Nor should we forget the welfare of society. If a chronic­ally sick man dies, he ceases to be a burden on himself, on his family, on the health services and on the community. If we can do nothing to get a patient better, but do our best to retard the process of dying ‑ extend it perhaps over months and years ‑ we are adding to the totality of ill health and incapacity. To take an obvious example, transplant surgery, in providing a spare set for people who have run through one pair of kidneys, one liver or heart, increases the number of people in the community who at any one time are suffering from diseases of the kidneys, liver and heart. There is, of course, absolutely no limit to the burdens we can go on piling up, by trying to keep badly damaged individ­uals alive. Improving techniques and increasing effort in such diret­ions make the very words "Health Service" a misnomer.

Professional optimism must not blinker us from reality. There are processes that lead through physical or mental illness, through accum­ulating incapacities or senescence, to conditions which doctors cannot mitigate, but can only try to render tolerable. A stage is reached at last, which to psychiatrists needs no description, to which death would certainly be preferable, but one which could have easily been avoided. Flow, then, has the patient been allowed to get so far? Has there been no mistake along the way? No failure of courage? Surely, in nearly all these cases there was a turningpbint, when the doctors knew that there was nothing effective to be done, when the patient could have seen, could have been shown, the road ahead, and could have decided how much further lie wanted to go?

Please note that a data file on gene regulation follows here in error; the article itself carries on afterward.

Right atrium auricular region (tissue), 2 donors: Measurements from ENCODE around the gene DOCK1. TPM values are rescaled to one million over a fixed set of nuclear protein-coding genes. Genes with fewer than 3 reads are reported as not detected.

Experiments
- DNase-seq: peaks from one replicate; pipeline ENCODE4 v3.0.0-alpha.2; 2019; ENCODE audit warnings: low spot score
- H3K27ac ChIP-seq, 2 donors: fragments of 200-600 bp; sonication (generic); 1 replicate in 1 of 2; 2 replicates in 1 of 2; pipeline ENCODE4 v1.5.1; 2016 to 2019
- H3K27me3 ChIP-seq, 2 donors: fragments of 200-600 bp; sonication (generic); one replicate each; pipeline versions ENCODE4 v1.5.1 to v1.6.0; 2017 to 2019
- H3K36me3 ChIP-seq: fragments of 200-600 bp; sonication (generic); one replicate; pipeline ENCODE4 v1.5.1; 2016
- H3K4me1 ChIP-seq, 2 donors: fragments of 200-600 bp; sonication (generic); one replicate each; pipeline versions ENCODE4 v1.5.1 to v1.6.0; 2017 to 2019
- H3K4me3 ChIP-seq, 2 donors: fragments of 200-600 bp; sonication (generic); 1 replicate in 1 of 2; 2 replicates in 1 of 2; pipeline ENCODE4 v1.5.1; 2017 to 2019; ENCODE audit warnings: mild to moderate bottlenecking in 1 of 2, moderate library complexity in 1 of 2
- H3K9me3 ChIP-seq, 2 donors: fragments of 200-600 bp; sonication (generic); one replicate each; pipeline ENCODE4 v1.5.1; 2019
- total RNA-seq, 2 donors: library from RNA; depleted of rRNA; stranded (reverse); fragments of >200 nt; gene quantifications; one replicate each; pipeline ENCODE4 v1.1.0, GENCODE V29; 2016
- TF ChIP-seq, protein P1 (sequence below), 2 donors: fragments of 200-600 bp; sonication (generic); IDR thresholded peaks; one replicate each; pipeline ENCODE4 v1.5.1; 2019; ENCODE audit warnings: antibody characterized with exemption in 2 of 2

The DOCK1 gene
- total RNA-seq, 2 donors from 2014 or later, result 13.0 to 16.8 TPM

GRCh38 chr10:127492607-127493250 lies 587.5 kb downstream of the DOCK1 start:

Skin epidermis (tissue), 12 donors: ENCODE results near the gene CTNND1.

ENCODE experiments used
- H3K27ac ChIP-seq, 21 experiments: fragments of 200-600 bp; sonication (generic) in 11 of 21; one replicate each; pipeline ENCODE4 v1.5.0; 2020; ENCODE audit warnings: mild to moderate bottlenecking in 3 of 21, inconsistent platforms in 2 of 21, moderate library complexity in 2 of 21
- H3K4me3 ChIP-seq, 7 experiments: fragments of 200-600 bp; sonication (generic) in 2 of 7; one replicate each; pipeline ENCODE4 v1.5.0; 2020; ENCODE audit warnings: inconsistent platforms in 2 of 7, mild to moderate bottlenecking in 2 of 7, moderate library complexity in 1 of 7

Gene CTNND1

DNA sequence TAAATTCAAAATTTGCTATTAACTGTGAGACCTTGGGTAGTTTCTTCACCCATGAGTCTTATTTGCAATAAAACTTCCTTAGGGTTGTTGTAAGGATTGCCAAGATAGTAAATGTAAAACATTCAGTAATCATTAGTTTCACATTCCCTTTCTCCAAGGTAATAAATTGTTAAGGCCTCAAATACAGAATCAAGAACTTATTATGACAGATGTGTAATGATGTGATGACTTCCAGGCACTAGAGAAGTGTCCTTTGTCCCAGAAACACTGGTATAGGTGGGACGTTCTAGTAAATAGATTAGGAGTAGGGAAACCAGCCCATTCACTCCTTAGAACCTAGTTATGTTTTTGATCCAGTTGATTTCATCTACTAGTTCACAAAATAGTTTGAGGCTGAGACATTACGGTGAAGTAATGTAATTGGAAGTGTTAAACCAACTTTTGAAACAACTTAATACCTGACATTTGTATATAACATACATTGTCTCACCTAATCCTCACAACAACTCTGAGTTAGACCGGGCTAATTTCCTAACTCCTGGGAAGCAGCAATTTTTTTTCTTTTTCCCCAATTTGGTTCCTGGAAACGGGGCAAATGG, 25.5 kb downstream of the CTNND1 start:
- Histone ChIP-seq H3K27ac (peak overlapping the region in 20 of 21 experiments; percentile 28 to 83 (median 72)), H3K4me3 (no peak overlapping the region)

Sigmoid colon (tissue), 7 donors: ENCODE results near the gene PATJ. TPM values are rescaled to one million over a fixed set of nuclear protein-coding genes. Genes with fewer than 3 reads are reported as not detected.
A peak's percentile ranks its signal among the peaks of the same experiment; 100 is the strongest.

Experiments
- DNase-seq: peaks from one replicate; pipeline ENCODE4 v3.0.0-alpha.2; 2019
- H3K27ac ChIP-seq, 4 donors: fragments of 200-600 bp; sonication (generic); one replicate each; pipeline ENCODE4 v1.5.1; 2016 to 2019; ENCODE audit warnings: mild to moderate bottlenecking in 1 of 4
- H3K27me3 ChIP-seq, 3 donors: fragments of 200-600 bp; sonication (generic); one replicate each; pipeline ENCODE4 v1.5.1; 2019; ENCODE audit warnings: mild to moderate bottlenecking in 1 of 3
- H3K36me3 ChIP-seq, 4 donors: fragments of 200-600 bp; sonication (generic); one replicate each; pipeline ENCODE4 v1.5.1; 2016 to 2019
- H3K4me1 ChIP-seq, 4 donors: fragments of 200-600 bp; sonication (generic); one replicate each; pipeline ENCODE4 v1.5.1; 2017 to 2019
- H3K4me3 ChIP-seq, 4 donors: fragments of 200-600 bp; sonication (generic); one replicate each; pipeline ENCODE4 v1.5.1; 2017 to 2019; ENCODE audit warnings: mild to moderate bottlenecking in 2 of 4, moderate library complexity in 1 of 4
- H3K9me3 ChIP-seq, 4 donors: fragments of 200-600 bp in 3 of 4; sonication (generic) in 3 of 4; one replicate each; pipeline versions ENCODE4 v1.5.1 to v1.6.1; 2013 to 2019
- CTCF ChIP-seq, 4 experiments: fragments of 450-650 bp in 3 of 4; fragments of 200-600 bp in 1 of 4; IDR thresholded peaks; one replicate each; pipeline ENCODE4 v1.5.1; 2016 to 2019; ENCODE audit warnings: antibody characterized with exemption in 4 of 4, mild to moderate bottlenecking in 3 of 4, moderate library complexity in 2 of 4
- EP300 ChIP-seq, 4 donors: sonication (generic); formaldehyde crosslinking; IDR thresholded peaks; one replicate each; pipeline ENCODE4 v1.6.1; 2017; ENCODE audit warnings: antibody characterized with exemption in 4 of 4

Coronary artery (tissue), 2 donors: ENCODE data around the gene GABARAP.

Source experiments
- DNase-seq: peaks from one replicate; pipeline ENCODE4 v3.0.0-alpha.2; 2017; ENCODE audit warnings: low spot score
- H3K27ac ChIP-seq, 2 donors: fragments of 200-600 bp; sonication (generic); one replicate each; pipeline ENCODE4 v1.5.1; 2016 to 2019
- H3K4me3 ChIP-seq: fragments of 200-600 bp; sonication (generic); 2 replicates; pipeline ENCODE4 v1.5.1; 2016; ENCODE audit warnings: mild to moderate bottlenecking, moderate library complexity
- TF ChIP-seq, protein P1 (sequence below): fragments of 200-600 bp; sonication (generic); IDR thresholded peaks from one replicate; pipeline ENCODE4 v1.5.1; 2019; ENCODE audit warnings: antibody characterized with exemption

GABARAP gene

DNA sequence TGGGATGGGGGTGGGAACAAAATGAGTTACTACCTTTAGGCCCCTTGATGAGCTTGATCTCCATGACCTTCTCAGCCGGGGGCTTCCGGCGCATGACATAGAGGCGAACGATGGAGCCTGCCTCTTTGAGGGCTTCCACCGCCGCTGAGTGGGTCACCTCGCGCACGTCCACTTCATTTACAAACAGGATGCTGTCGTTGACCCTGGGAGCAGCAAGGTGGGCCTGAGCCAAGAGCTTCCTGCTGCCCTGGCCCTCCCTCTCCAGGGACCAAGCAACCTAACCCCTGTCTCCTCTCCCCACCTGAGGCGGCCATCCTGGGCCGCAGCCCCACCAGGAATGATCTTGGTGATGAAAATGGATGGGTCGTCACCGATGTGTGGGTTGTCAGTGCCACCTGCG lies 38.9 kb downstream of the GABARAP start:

These difficult problems derive in part from the confusion of our standards of value. Since death is inevitable, it is pathetic that in fac­ing it we should be full of fear. The fact that we can look forward with certainty to an end at some time should be a source of consolationand serenity. Death is not the least enviable of all states, and is to be preferred to living and suffering misery and degradation. Long illness is only to be endured if there is hope of eventual recovery; it should not be endured when there is no such hope.

In combating death, when we are not able to combat the causes that are leading to death, we are fighting against nature instead of using natural forces to help us. We are beginning to realise, in a hundred different fields, that we cannot do this without paying a price: whether or not the ultimate end is attained and is worthwhile, along the way there will have been immense efforts spent to no avail, and the disagreeable surprises of unexpected and unwanted consequences.

Death is the natural cure of all incurable suffering. Those of our patients who would welcome such a cure must be met with respect and understanding. Should we not look forward to a future when we exercise more than our present control both of our exits and our entrances? Would it not be a noble world in which no child would be born that was not a wanted child, and those who died, died of their own volition? The biological role of death is not only inescapable, but of inestimable value. We must appreciate the part that death plays in the promotion of health. Death is an equal partner with birth in the renewal of life, for human societies, for human kind, and indeed for the entire world of living things.